In our previous article we discussed in detail how to deal with The Steamroller, The Sniper and The “Can’t Say No” person. Now let’s deal with the three final types we identified.

Dealing with the Know-It-All

In dealing with the Know-It-All, here are some bottom-line items to be aware of:

Typically, they have been around a long time, and they do know a lot. So, make sure you know your stuff, because if you don't, they will point it out very quickly. Recognize it, and respect it, but show them that maybe their ideas aren't always the right answer or the right way. The typical Know-It-All tends to be a bit of a bully as well. They have their idea, and they just won't let it go. You can try saying things like, "That's a really good point, but have you thought of this? What if this or that happens?" Basically, you need help them see the alternatives. Will they ever admit they are wrong? Typically, not. It's like trying to catch a greased pig. Most of the time, it's not going to happen.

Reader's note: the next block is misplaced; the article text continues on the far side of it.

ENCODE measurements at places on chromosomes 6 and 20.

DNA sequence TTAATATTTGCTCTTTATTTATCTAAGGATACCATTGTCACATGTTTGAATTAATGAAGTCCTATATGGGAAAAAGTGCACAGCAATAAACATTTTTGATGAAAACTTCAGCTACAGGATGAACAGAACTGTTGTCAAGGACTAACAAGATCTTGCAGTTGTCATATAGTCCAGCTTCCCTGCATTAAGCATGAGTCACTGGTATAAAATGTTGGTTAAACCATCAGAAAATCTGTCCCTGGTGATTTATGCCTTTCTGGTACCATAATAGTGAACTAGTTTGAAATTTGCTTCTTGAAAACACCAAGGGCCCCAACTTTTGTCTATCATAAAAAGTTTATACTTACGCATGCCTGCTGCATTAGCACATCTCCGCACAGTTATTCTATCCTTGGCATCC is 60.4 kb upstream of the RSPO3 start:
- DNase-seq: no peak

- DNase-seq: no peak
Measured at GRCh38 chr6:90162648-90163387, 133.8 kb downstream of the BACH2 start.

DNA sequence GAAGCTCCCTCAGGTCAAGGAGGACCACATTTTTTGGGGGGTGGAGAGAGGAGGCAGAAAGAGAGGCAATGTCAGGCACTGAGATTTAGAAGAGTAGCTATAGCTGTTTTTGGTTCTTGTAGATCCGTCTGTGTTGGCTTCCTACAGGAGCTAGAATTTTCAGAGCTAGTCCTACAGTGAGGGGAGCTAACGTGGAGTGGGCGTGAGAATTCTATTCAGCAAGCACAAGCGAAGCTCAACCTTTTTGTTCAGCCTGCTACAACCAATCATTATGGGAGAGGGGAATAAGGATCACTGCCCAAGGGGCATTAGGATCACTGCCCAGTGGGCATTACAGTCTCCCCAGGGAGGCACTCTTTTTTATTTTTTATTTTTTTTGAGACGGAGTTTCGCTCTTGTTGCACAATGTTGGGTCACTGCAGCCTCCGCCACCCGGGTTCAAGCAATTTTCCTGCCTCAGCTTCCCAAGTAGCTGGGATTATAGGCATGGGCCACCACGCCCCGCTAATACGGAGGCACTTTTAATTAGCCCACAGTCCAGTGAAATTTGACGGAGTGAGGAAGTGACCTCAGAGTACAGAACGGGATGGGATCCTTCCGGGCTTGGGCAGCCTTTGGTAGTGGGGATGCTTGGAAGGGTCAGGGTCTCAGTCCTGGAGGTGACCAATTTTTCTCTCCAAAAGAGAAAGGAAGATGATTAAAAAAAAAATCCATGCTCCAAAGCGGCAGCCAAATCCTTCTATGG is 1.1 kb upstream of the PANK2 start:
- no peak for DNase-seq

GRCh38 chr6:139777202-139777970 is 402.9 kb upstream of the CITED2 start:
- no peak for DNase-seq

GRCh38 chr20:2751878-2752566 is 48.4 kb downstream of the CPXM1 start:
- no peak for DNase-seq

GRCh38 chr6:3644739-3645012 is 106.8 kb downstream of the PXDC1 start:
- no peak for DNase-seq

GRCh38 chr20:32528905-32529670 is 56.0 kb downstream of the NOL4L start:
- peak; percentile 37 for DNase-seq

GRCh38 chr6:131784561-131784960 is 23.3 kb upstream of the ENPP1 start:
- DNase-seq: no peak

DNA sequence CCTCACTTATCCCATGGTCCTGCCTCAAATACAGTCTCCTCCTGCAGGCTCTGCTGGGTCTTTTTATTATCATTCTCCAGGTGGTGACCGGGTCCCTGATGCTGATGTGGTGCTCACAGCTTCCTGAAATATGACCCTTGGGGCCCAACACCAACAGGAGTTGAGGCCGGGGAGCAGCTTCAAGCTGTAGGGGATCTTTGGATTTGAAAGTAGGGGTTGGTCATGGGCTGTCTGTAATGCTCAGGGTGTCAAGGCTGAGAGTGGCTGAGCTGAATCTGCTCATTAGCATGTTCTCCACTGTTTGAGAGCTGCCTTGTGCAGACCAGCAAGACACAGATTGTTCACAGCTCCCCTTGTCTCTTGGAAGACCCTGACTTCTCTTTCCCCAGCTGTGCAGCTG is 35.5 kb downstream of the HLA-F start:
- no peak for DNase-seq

If you find yourself dealing with a Know-It-All in a meeting, ignore the temptation to make them look bad. Do not alienate them. Throw an idea out there and let it sit for a minute. Sometimes they may actually come around to it, but quite often, they will want to spin it so that it will seem as if it were their idea. And you know what? That is okay sometimes. Occasionally, selling an idea someone else wants to take credit for, once in a while, is okay. Your job is done, and the elimination of conflict will be better in the long run.

Dealing with the Complainer